Taira N. (1985) Differences Between Dihydropyridine and Non-Dihydropyridine Calcium Antagonists in Inotropic, Chronotropic, Dromotropic and Vascular Effects: Differences in Underlying Mechanism. In: Fleckenstein A., Van Breemen C., Gross R., Hoffmeister F. (eds) Cardiovascular Effects of Dihydropyridine-Type Calcium Antagonists and Agonists. Bayer-Symposium, vol 9. Springer, Berlin, Heidelberg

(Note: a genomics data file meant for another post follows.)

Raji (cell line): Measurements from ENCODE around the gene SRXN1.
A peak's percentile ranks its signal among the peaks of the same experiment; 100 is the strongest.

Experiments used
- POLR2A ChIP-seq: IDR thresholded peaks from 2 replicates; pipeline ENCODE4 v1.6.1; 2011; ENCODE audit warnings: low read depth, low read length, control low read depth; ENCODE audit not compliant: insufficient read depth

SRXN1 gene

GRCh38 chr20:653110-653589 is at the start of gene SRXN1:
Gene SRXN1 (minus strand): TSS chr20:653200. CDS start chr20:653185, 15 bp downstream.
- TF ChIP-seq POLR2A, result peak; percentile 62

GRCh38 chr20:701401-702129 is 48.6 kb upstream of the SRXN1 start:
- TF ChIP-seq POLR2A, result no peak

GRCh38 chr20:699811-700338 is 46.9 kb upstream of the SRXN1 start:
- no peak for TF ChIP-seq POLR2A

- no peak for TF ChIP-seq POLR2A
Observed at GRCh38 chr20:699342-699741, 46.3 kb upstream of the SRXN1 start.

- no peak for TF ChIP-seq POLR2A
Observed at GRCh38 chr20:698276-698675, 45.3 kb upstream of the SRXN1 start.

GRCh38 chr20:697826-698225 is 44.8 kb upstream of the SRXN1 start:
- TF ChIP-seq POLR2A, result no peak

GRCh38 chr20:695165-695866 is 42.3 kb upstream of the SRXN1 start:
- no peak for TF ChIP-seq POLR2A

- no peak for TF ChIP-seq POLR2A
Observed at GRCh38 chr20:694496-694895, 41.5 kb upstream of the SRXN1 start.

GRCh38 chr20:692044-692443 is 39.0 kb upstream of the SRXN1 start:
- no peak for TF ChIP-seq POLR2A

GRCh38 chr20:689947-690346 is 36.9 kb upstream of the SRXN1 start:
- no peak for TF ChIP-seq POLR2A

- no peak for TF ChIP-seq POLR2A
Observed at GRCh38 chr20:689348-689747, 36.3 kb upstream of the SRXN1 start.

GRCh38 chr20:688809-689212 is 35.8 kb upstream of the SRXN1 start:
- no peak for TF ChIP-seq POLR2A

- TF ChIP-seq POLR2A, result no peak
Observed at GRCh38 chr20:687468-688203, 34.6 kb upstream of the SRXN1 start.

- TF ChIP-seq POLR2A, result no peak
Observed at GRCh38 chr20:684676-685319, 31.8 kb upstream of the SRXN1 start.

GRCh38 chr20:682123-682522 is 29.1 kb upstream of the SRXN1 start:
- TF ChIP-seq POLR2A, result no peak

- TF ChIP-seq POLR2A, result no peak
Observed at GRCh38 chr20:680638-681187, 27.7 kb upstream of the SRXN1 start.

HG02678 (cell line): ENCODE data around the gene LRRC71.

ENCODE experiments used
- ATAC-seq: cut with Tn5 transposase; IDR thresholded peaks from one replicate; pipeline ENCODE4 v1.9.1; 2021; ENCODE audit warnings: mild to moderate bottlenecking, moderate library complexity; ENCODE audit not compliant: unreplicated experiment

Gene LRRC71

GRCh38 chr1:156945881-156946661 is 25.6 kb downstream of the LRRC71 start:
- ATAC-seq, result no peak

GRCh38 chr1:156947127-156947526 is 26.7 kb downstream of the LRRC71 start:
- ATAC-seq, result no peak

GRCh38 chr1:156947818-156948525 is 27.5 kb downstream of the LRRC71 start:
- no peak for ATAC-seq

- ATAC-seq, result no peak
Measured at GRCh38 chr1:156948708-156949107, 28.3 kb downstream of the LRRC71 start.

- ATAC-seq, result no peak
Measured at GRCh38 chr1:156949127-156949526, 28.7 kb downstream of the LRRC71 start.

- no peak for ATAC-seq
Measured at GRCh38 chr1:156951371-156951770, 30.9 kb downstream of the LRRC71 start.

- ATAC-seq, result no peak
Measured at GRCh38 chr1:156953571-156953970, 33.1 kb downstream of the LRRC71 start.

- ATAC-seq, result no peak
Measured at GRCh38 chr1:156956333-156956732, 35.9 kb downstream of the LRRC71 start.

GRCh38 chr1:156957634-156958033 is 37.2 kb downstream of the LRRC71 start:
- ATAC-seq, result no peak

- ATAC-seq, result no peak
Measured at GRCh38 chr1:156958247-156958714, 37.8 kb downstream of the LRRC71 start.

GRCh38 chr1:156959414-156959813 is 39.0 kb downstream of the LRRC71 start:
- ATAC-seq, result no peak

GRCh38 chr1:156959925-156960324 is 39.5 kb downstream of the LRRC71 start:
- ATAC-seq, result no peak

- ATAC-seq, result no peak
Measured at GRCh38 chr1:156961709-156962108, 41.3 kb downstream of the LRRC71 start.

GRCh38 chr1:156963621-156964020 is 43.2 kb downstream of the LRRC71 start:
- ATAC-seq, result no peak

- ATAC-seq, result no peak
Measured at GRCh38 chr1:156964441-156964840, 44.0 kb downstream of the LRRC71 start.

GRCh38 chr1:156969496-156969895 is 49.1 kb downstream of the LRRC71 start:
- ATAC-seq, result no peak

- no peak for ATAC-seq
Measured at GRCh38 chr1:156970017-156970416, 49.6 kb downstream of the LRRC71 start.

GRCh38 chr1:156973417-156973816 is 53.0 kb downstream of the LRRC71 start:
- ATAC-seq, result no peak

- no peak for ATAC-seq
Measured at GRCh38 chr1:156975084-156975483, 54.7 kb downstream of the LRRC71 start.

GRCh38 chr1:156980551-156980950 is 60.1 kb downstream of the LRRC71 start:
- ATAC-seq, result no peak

It is generally accepted that nifedipine and nicardipine, dihydropyridine (DHP) calcium antagonists (Ca-antagonists), are less cardiodepressant that verapamil and diltiazem, non-dihydropyridine (non-DHP) Ca-antagonists, in therapeutic doses used in the treatment of angina pectoris and/or hypertension. Such a property of nifedipine is indeed one of its advantages over the two non-DHP Ca-antagonists. However, owing to this property nifedipine tends to produce reflex tachycardia which is thought to be one of its undesirable effects . Among new DHP Ca-antagonists developed recently PY 108–068  and PN 200-110  have been claimed less likely to produce reflex tachycardia. Thus, the question arises whether some of DHP Ca-antagonists produced by some modifications of the chemical structure of nifedipine possess a low separation between the vasodilator and the cardiac effects as do verapamil and diltiazem. The present article first treats this question and afterwards discusses mechanisms underlying a high separation between the vasodilator and the cardiac effects in DHP Ca-antagonists. To settle the first question the article treats seven DHP Ca-antagonists, i.e., nifedipine, nicardipine, nimodipine [4, 5], nisoldipine , nitrendipine [7, 8], PY 108–068  and PN 200-110  and three non-DHP Ca-antagonists, i.e., verapamil, diltiazem and KB-944 [9, 10].